Monsoon in Tamil Nadu

A number of factors kept us in the states beyond our scheduled departure date in early October, and we didn’t land in India until early December. November is the heart of monsoon in Pondicherry, where we live, though it is common for the rains to linger a bit after the calender page has been turned. When we arrived to day-after-day of clear blue skies, it seemed plain that we missed monsoon this year.

I have written in the past of the wonders of the monsoon, of the rains which fall in drenching sheets, but with a gentleness that comes from the absence of chill or driving wind. I was extremely sorry to think that we missed it this year.

On Saturday, we were staying in the village of Alampoondi, a couple hours east of Pondy. We had ridden out by motorbike, stopping to climb Gingee Krishnagiri Fort on the way. Sunday morning, we awoke to pouring rain. Yoo-Mi took the state bus back to Pondy with our friend Chandra – and I was left to navigate the sodden road in the downpour.The first thirty seconds were the worst of it. But once soaked-through, the ride was as pleasant as it had been under the bright sun. Winding through the villages of Tamil Nadu is both beautiful and interesting, rain or shine. Village life does not cease simply because the skies have opened. There are still animals to tend, rice to plant, fodder to cut, and food to cook.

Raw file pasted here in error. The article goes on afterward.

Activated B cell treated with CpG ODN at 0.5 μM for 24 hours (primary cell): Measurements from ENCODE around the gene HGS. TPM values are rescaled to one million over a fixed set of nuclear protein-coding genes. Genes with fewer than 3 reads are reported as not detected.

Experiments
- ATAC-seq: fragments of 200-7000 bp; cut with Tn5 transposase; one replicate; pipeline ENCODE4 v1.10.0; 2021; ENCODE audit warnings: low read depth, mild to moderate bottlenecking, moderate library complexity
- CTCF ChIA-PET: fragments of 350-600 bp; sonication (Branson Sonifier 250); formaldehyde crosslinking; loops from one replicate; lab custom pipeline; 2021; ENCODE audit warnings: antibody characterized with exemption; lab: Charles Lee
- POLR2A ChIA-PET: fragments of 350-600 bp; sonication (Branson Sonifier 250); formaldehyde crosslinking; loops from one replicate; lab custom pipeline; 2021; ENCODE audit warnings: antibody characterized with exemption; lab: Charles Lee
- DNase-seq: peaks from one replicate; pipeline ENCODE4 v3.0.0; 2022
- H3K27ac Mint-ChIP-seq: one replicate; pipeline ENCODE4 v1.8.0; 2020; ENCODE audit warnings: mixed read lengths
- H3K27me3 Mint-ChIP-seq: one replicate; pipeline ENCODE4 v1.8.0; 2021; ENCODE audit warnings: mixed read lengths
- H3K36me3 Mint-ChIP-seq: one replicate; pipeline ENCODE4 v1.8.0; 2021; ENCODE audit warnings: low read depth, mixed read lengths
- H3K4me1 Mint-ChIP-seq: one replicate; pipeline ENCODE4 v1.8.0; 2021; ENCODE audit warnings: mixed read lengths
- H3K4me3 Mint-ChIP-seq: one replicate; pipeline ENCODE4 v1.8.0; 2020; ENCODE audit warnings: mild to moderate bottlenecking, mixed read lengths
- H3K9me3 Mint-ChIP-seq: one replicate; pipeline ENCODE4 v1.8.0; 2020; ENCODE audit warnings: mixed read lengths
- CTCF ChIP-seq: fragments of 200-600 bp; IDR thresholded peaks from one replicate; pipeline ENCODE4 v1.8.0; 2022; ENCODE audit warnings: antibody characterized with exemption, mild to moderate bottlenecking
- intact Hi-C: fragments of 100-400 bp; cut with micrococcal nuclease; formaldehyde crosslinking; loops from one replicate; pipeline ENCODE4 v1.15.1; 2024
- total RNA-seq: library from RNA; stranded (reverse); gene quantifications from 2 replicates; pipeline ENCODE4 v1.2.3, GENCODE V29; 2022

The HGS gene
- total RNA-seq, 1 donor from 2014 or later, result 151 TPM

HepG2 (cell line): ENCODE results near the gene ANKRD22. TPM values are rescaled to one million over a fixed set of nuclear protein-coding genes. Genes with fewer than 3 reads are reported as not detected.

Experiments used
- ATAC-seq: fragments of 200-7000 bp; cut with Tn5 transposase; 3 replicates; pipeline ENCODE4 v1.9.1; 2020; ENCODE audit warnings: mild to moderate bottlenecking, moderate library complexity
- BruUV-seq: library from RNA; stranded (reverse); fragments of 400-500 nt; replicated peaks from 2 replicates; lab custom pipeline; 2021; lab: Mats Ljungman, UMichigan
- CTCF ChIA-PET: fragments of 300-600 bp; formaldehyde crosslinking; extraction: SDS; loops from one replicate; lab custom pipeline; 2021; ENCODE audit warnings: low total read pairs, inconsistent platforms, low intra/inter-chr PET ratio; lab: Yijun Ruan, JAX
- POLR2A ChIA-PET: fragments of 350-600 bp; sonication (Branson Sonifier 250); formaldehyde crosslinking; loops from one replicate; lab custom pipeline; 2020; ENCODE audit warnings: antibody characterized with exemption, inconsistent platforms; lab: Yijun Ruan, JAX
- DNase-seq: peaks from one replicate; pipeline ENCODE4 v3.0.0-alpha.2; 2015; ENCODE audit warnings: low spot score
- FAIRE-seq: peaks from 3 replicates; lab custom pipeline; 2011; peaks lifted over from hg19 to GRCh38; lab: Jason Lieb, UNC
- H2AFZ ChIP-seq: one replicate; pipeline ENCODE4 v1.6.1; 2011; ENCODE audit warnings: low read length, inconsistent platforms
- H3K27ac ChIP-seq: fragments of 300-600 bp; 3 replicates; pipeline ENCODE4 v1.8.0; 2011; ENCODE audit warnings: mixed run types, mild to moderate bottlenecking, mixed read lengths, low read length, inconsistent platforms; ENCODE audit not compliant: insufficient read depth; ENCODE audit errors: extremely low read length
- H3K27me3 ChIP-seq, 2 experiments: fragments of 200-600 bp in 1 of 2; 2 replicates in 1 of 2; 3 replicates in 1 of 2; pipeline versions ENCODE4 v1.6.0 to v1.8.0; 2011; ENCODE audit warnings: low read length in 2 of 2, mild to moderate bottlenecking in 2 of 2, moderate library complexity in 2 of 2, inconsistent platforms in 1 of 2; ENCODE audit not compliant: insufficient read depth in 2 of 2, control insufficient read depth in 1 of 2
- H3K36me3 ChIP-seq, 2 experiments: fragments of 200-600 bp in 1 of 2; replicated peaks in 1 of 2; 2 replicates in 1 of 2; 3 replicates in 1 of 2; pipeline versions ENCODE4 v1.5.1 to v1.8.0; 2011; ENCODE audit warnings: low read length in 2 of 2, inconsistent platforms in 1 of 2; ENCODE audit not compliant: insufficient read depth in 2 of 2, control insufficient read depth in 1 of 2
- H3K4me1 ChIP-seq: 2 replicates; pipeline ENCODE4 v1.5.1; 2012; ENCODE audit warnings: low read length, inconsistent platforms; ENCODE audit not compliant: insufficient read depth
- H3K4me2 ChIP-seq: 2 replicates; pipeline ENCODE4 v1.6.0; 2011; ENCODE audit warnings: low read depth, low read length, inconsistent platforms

I had a dramatic view of last night’s fabulous thunder storm from atop our roof, amid rain so heavy one could almost empathize with turkeys, which are said (incorrectly, but amusingly) to be so stupid that they often drown while looking upward in a downpour. The brilliant lightening strikes served to illuminate the work I was doing: trying to staunch the flood of water into our room.

That is the one downside to monsoon season when you live in our leaky room-on-the-roof: there’s really no feeling entirely dry. We watch the water stains creep down the walls, do our best to place buckets to catch the major downspouts, and try not to think too hard about the fact that everything will grow thick with mold in a day or so.

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